June 10, 2017

Seeking to Replant Borneo’s lost Trees

Seeking to Replant Borneo’s lost Trees

Planting trees is a fine way of rejuvenating nature. Photo Credit: Arbor Day Foundation

Malaysia, sad to say, is better known for cutting down trees wholesale than for planting them. That, however, might change. Encouragingly, several tree-planting initiatives have been taking root across the country from  Shah Alam to Sarawak.

In Borneo, members of the Malaysian Red Crescent have recently pledged to plant 100,000 trees in the next two years in Sarawak, Sabah and Labuan, and keep on planting even after that target has been reached. For starters, a total of 333 plant species were planted at a day-long inaugural event by volunteers from MRC in Sarawak, Sabah and Labuan.

“We hope to plant 100,000 trees and I don’t know how soon we can achieve that but hopefully within a year or two and after that we celebrate and then plant again and maybe the next target is 500,000 trees,” Dr. George Chan, chairman of MRC Sarawak, was quoted as saying. Chan added that the aim is to reforest denuded areas in Sarawak in order to re-green local environments, to mitigate landslides and soil erosion, and to help combat the effects of climate change.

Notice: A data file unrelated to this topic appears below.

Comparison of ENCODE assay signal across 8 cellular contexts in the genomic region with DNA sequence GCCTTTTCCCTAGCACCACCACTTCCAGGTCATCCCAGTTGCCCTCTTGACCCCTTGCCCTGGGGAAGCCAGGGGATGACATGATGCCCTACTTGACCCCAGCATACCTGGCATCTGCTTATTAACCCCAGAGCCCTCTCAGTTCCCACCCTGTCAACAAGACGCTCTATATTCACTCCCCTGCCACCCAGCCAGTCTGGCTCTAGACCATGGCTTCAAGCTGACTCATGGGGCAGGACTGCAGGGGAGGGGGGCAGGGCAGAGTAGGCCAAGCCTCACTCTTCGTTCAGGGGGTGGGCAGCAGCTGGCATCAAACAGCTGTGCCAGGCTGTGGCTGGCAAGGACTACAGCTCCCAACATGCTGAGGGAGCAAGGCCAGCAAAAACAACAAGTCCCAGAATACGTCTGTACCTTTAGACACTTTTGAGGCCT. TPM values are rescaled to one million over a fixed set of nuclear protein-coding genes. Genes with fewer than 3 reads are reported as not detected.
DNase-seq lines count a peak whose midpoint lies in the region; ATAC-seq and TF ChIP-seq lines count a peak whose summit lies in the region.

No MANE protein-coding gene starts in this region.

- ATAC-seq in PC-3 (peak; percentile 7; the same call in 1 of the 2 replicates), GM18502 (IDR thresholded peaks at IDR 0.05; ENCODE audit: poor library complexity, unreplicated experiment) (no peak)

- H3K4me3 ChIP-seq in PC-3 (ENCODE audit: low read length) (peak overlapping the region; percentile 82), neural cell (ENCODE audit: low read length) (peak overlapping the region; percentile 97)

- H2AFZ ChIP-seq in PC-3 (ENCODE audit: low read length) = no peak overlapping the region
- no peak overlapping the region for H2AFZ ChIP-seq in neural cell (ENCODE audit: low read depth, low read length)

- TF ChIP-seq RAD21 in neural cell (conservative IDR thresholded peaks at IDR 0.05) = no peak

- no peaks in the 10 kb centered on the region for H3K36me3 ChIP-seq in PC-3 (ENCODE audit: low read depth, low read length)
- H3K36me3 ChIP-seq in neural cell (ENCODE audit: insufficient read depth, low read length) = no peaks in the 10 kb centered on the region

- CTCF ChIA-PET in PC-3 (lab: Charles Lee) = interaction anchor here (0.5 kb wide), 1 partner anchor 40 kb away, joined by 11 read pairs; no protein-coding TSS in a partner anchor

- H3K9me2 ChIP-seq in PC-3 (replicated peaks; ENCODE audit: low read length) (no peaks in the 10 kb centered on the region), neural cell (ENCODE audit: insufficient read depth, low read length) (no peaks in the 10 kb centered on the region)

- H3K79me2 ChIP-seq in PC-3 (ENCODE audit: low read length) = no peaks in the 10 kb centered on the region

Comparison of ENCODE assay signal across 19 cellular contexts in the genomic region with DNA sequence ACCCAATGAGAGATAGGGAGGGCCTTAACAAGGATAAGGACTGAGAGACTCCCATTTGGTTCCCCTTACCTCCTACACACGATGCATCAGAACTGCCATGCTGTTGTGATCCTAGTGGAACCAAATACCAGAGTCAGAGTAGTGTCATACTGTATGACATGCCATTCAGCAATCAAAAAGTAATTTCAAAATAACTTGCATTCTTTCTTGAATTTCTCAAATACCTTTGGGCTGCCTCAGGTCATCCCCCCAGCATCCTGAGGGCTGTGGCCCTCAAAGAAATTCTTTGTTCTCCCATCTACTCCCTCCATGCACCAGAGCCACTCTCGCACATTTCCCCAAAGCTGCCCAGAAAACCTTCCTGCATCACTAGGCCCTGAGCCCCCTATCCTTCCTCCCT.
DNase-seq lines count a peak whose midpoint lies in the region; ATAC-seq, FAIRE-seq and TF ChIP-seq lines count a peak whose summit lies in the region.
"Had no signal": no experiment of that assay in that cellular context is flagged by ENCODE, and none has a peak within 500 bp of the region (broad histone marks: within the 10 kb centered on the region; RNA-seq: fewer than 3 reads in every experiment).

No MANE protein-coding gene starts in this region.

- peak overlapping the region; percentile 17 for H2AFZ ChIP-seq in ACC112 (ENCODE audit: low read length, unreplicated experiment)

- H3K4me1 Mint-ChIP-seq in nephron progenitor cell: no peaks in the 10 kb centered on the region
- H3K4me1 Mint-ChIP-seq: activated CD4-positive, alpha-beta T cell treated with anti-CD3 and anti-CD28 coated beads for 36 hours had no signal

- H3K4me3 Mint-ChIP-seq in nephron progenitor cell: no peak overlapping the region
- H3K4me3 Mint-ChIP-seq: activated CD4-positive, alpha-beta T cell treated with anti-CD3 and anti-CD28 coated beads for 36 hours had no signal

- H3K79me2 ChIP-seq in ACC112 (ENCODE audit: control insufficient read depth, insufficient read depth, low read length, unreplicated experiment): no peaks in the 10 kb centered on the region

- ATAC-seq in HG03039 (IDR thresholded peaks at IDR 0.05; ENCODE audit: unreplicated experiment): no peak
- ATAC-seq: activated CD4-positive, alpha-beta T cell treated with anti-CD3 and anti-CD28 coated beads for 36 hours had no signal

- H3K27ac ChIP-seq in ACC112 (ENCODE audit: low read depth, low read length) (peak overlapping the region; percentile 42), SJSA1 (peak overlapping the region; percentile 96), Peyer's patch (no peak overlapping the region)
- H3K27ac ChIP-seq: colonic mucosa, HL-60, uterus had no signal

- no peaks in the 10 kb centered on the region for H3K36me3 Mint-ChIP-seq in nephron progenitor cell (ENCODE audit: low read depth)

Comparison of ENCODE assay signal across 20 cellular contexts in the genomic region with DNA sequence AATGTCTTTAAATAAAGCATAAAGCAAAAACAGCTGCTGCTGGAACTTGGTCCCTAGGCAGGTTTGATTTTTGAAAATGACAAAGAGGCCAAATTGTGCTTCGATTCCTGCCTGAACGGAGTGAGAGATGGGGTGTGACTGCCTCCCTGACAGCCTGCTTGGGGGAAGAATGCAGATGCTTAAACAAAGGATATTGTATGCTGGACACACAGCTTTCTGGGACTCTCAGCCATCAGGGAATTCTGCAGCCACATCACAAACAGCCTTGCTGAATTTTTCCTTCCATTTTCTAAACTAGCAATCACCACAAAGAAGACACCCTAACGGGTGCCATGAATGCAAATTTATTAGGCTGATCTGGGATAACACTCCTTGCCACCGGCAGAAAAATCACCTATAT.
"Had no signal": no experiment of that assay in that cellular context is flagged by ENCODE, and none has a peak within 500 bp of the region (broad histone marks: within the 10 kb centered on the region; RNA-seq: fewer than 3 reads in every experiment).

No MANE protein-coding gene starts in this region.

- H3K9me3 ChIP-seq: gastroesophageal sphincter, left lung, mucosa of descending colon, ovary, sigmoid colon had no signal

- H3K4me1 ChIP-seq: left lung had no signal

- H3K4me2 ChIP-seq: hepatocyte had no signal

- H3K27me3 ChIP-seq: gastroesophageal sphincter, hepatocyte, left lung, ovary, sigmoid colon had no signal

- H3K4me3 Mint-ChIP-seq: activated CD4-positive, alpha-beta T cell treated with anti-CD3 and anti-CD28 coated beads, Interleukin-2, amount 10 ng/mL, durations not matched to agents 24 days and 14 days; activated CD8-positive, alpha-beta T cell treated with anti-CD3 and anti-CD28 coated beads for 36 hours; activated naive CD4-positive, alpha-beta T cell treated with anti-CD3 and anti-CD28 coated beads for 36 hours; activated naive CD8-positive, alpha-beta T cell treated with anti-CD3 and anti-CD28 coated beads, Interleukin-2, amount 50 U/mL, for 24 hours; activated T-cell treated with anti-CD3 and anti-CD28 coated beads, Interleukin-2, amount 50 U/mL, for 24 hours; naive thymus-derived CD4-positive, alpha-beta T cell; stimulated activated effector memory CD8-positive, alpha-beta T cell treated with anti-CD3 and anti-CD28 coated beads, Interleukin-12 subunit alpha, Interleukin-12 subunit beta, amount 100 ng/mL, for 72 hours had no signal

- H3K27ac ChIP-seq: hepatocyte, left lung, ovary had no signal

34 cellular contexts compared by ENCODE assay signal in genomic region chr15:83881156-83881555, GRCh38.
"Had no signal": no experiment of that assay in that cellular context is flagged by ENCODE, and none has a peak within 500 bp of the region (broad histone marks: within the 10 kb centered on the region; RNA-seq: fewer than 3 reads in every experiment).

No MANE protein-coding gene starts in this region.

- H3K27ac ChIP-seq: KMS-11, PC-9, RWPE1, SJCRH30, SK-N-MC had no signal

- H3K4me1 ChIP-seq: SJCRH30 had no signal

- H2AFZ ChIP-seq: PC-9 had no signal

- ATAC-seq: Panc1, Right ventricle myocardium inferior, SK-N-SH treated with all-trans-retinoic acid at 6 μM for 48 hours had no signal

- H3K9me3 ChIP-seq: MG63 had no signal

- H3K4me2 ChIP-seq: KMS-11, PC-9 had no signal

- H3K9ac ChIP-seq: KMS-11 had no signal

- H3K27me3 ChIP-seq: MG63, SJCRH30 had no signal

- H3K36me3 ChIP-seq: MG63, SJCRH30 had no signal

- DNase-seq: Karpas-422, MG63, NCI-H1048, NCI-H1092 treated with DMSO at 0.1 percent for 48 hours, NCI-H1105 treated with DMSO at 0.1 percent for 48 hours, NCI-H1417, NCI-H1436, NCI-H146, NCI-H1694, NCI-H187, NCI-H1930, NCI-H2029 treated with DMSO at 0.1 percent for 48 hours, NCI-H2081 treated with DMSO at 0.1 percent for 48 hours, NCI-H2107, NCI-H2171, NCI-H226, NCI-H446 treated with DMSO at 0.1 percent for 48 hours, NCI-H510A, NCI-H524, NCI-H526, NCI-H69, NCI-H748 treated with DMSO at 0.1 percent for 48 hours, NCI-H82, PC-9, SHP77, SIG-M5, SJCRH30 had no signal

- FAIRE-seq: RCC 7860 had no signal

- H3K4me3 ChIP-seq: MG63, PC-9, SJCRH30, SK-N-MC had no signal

The forests of Sarawak are home to a stunning diversity of wildlife. Photo Credit: Design Sigh

Needless to say, this is a worthy goal. As we keep saying here on Clean Malaysia, DIY environmental initiatives can be invaluable means of improving our natural environments. We should not just sit around and wait for the government to do something. We can do our own part by consuming less, polluting less and littering less. And by planting trees, of course.

Our actions affect the environment, for better or worse, not only for us but for others as well. “We are facing climatic change and it affects everyone and it can get worst if we don’t know about it,” a local MRC member in Miri, in Sarawak, concurred during a tree-planting event. “[E]ven here in Miri were are facing it and every year we have haze and flood and if we don’t do something about it, it will get worse and this tree planting project is one way of greening our environment and make us healthy.”

Agreed. That said, planting trees alone won’t suffice. We’ll also have to stop cutting down yet more and more trees in forests if we are to make a real impact.

Luckily, several politicians in Sarawak, including Chief Minister Abang Johari Tun Openg, agree with the need to keep replenishing forests and stop cutting down new trees. The chief minister has recently called on timber companies to replant decimated forests while simultaneously transitioning to forest plantations for their timber needs. “Special attention must be given to develop the forest plantation in Sarawak to ensure sufficient industrial timber for downstream industry especially furniture-making,” he stressed. “This will also reduce the harvesting pressure on our natural or protected forests.”

Amen to that.

 

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